We’re not sure what it is with Generation Y Americans—the 22- to 29-year-old population—but no one seems to be warming up to them. Corporate America despises them not only as workers, but as bosses, too.
While Gen Y workers look up to their bosses as mentors, figures who are wise and experienced, bosses have a less favorable opinion of their younger employees as having “unrealistic compensation demands, a poor work ethic and poor concentration and focus,” BusinessNewsDaily said.
A study conducted by Millennial Branding, titled “Promote Yourself: The New Rules for Career Success,” finds that the miscommunication between Gen Y workers and their bosses stem from their stance on social media. While young workers are more comfortable in connecting with their managers on Facebook and LinkedIn, “[j]ust 14 percent of managers say they are comfortable connecting with their employees on Facebook, while 24 percent say they are comfortable connecting on LinkedIn,” BusinessNewsDaily added.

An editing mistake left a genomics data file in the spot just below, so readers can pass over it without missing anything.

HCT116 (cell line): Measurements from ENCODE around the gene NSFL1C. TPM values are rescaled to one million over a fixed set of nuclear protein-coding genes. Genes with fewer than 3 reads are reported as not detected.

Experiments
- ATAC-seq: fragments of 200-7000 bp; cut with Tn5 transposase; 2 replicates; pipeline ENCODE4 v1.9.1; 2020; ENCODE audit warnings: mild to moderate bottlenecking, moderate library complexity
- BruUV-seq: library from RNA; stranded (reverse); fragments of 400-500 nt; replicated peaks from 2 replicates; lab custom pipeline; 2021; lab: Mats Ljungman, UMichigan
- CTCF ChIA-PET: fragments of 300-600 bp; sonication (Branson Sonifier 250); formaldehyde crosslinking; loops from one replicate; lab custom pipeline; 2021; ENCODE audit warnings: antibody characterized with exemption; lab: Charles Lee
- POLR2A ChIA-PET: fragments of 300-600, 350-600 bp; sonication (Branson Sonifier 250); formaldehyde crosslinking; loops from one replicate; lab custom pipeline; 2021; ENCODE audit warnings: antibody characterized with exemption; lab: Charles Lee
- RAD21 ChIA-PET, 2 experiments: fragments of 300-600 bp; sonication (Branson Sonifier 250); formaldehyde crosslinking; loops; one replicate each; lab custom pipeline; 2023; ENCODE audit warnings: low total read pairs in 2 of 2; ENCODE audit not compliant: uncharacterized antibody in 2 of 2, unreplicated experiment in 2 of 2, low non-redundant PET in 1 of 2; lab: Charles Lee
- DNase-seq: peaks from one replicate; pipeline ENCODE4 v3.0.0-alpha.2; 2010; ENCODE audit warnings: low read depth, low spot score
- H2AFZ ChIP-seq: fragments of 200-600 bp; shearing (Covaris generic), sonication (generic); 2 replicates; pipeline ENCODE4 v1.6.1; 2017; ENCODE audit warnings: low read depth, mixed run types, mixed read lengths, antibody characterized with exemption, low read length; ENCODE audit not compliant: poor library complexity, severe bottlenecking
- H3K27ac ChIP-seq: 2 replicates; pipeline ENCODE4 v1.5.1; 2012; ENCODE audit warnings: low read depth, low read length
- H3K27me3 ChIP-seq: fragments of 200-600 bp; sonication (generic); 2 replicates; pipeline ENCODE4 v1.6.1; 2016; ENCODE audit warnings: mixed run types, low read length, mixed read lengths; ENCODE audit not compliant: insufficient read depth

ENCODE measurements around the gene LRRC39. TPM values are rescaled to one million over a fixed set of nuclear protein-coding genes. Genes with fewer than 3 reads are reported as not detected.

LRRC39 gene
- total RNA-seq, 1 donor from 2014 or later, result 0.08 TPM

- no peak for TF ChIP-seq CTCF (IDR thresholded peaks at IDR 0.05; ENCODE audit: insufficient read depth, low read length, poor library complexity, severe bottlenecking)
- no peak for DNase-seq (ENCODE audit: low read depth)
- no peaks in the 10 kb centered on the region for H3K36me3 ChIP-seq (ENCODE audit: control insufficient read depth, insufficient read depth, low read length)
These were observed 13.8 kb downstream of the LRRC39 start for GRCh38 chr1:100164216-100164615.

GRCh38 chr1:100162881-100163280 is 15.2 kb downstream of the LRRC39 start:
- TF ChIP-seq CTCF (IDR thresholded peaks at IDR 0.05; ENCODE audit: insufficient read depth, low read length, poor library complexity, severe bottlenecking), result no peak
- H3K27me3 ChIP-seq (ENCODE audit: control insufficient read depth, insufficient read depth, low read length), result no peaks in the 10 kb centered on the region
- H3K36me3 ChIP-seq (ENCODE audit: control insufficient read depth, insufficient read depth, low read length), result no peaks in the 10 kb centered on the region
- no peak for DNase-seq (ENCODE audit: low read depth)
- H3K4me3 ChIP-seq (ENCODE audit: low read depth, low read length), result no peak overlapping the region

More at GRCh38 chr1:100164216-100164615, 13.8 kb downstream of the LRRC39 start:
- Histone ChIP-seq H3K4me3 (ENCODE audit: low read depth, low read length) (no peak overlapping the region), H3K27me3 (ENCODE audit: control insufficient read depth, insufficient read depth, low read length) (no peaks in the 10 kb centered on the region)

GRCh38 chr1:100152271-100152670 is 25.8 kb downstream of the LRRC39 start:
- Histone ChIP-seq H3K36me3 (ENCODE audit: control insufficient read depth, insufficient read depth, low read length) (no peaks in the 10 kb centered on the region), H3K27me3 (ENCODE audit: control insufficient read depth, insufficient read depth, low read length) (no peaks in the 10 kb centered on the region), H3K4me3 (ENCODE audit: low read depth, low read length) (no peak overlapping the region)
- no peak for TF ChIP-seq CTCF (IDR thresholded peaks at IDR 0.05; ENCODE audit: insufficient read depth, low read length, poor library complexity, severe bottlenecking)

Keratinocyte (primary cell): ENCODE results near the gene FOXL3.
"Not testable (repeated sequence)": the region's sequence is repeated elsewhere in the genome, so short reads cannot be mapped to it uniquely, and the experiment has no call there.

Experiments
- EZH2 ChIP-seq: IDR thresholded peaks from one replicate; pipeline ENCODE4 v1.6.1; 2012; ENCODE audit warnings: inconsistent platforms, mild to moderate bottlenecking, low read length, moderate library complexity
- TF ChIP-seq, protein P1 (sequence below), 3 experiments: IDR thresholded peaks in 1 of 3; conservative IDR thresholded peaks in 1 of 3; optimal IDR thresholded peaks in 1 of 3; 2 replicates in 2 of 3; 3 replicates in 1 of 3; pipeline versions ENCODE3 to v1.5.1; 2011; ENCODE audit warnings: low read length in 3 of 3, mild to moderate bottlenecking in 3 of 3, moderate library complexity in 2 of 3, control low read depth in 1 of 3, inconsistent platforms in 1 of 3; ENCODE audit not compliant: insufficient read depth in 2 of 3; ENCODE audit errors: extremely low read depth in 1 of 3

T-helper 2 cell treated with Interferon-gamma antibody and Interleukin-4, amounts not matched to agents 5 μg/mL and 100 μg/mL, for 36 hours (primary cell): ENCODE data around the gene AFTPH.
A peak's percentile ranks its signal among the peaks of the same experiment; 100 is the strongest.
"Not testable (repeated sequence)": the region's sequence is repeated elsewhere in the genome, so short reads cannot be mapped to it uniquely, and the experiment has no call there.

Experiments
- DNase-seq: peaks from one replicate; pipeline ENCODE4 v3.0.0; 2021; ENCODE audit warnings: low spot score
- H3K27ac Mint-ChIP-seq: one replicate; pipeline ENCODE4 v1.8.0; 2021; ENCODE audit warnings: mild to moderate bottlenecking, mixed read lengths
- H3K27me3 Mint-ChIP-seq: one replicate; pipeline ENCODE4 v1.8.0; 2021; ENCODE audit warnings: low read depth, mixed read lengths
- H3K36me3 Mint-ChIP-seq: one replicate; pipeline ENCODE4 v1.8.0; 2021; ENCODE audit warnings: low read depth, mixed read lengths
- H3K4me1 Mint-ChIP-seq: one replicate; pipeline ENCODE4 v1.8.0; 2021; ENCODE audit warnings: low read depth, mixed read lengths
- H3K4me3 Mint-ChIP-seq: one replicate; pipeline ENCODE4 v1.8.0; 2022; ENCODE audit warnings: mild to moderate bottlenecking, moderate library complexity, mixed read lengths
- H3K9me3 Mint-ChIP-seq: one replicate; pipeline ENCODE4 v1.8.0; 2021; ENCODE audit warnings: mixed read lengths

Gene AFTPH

Speculatively, bosses might assume that younger workers are much too consumed in the distractive social media realm to be diligent and efficient employees at their company. However, there is one good quality about the Gen Y worker: They are more ambitious and are more likely to see promotions as a perk. Older generations see promotions as a burden.
And corporate America can’t seem to stand Generation Y as bosses either, according to new research released from Ernst & Young LLP. A startling 68 percent of workers view their younger managers as “entitled” and only concerned with self-promotion, Today said. “Entitled workers, those who feel they are owed things from their organization and that their excellence is a given, are less likely to lead teams effectively and advocate for subordinates.
The perception of Gen Y management is alarming since the younger population is moving up the corporate ladder at a rapid pace. A survey discovered that between 2008 and 2013, 87 percent of Gen Y bosses took on a new management role compared to only 38 percent and 19 percent of Gen X and baby boomers, respectively.
“Part of Gen Y’s management problem may just be inexperience. The next older cohort, Gen X, ages 33 to 48, were perceived as the strongest managers by 70 percent of survey respondents,” Today explained.
Fortunately for Millennial bosses, not all the feedback is harsh. In addition to being tech-savvy, workers describe younger bosses as being leaders of diversity in the workplace.
Ever had a Gen Y boss or are you a Millennial worker? Do you agree with how young corporate America is perceived?